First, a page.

Thermoplastics are fabrics that can be manipulated and shaped using heat and pleating, crushing or moulding techniques. When heated, the polyester organza will soften and take the shape of the mould or object and will retain this shape when it cools. The organza can be reshaped when heated once more to an even higher temperature.
100% polyester organza (no nylon!)
Objects to mould the organza with e.g. marbles, stones, glass beads etc
Aluminium foil to pleat the organza and wrap the sample
Large pot of water and stove
Heat set thermoplastics are sometimes used in decorative cushions or lamp shades due to their semi-transparent nature.
Here are some interesting samples which we saw in class:
Mould, fold or manipulate the polyester organza using objects (e.g. marbles, stones) and secure with elastic bands. Alternatively, pleat and fold the polyester organza between sheets of plastic, paper or aluminium foil. Fold the organza into multiple layers to get a repeated pattern over a larger area of fabric. The sample below is folded into 4 layers.
Wrap up the object in aluminium foil before boiling and steaming in hot water.
Unwrap the foil and let the organza cool down in the desired shape. Do not hang the fabric or remove the rubber bands or marbles when still warm, as this will loosen its shape.
Remove the rubber bands and mould objects when dry.
For my final project, I imitated the shape of the pine cone petal using thermoplastics. I wrapped organza around different sizes of disposable spoons to simulate the different petal sizes.
This technique of manipulating thermoplastics with heat is very interesting and enjoyable! It allows us to create organic shapes and mould a soft fabric into a rigid semi-translucent form. There are endless possibilities!
PVC plastic sheet
Objects to form around
Cut out an appropriate size of PVC sheet. The vacuum forming machine has 2 default sizes. Use objects with a concave shape so that they can be removed after forming such as domes (Spheres can’t be removed!). Vacuum forming can be used to create moulds for other materials such as latex and resin.
This week, we learnt to print with thermochromic inks!
Developed in the 1970s, thermochromic inks have numerous applications and can be found in everyday items, art and design:
Silkscreen and squeegee
Light-coloured fabric to print on (A different type of ink is needed to print on dark fabrics)
Thermochromic pigment (powder form)
Acrylic medium and paint (optional)
Heat source e.g. hair dryer or iron
Mix the thermochromic pigment with the medium. Caution: wear masks while doing this as inhaling the fine powder can be harmful!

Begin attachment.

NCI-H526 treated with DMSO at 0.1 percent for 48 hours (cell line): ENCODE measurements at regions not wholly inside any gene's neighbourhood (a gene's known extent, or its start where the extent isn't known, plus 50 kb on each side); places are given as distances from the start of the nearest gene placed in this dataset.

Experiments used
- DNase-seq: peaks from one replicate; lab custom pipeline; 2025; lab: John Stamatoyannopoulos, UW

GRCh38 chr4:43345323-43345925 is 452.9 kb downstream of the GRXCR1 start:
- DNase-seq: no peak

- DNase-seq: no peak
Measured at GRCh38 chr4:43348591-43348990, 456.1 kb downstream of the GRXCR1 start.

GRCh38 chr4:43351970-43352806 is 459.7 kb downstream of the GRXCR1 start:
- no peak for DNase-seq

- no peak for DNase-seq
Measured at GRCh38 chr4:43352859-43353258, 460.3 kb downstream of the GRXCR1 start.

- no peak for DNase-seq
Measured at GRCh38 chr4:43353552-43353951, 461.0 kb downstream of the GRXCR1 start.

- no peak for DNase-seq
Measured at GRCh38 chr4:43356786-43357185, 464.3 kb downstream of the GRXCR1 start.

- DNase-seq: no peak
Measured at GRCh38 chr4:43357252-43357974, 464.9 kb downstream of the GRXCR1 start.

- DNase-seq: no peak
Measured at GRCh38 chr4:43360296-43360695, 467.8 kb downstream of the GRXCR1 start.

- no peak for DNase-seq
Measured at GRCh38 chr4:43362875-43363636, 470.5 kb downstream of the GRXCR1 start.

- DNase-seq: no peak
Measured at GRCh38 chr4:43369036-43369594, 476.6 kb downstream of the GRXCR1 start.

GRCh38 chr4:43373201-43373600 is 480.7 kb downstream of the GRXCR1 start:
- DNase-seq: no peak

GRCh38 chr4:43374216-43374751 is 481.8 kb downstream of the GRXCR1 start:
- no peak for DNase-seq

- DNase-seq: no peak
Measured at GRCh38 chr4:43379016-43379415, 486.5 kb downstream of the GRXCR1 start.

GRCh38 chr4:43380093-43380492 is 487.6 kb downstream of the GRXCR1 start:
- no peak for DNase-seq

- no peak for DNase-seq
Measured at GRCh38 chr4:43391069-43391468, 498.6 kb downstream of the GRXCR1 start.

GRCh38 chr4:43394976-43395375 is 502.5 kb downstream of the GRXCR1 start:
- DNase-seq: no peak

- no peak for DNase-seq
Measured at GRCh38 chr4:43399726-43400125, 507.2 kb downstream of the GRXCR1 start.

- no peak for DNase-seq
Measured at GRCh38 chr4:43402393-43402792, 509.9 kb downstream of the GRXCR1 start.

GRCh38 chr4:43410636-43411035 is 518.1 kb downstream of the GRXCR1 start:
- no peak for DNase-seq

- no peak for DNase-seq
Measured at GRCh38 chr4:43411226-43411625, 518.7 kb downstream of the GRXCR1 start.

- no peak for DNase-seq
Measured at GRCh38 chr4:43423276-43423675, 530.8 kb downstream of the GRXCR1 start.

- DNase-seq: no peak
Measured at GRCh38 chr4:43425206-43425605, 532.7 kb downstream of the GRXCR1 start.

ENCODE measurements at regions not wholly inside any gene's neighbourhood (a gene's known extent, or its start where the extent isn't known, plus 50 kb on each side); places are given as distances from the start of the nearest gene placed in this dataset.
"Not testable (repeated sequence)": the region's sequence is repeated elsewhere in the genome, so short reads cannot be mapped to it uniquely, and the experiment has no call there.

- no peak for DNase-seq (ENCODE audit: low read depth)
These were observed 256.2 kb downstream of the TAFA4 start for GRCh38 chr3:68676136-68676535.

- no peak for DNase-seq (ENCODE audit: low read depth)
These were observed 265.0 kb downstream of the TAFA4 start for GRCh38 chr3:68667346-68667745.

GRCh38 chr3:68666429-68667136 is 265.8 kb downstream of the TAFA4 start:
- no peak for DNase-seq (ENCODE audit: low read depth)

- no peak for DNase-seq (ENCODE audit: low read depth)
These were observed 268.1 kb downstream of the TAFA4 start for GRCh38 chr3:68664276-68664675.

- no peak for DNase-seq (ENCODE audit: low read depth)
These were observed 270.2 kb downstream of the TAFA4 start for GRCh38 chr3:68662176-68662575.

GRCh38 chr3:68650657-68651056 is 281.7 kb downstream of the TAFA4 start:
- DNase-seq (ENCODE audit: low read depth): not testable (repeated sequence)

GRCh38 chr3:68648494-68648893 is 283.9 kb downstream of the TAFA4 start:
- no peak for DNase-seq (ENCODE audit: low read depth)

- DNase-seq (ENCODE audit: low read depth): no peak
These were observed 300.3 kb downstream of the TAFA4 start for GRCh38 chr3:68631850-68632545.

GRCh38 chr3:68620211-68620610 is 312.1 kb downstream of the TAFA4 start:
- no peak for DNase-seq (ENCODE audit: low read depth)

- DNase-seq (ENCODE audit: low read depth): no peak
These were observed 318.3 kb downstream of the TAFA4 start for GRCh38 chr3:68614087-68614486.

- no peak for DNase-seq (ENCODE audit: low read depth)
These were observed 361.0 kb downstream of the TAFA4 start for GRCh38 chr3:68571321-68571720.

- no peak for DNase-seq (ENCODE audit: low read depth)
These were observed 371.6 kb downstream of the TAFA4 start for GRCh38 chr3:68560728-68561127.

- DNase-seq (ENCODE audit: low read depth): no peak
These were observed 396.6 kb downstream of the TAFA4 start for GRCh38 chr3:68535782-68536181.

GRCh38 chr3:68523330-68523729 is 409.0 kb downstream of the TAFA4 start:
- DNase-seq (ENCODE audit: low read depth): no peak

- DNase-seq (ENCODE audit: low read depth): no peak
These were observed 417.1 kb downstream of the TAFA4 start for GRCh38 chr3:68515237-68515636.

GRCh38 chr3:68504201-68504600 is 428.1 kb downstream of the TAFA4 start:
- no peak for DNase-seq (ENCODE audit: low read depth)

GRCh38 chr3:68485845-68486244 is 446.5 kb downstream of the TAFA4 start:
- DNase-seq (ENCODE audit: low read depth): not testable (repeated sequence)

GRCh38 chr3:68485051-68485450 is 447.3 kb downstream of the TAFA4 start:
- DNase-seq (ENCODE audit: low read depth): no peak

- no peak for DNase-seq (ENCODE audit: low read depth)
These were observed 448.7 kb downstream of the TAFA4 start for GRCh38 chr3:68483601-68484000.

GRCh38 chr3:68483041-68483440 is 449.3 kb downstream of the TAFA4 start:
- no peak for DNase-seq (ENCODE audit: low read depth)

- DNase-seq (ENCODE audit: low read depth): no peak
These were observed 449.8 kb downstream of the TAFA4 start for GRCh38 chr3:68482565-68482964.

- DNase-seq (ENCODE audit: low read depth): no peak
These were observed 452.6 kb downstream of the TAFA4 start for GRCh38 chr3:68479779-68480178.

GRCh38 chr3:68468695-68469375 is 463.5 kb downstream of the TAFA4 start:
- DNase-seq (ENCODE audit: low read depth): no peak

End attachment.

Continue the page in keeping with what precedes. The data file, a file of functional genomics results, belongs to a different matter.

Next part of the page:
Mix well to achieve a paint-like consistency.
The printing process is similar to the basic silkscreen printing process. Put some ink along the top of the silk screen.
Drag the squeegee downwards, applying pressure evenly. Move the squeegee up and down several times to ensure even coverage.
When I initially printed them, the inks were very bright and saturated. Strangely, when I brought my prints home later that day, I discovered that the colours (especially the blue) had faded substantially to a light pastel blue. I suspect this may be due to the type of fabric I used.
I printed another sample with yellow thermochromic pigment mixed with green acrylic paint. When heat is applied, the yellow disappears, leaving a cooler and darker shade of green.
‘The Original Wearable-Tech’
I like how fabrics with thermochromic ink are highly interactive. We can consider them to be the predecessor of wearable technology which is becoming increasingly popular. Instead of including electrical components such as LEDs and temperature sensors which add to the bulk of the clothing, fabric printed with thermochromic inks are lightweight and create a more seamless interaction. They are playful and can create surprising effects, reacting to human touch as well as the environment.
Ever make a hot cuppa tea to accompany a night of work, get too engrossed with the task at hand, only to later come back to lukewarm soggy tea?
Tealight is an interactive device prototype made using an Arduino, temperature sensor and adafruit LED strip as feedback. It measures the cup’s external temperature and gives real time visual feedback of how hot the drink is. The speed of the lights also mimics the behaviour of molecules at different levels of heat (i.e. high heat = high molecular speed).
When the tea is at its hottest, the LED lights will shine at maximum brightness and redness, and circulate around the cup at a high speed. As the drink cools down, the lights will slow down and shine less intensely. Past a specified temperature (whatever the user considers too cold for satisfactory consumption), the lights will change from dim red to dim blue, alerting the viewer that more hot water should be added to heat up the tea. The blue light intensifies and moves even slower as the drink gets colder.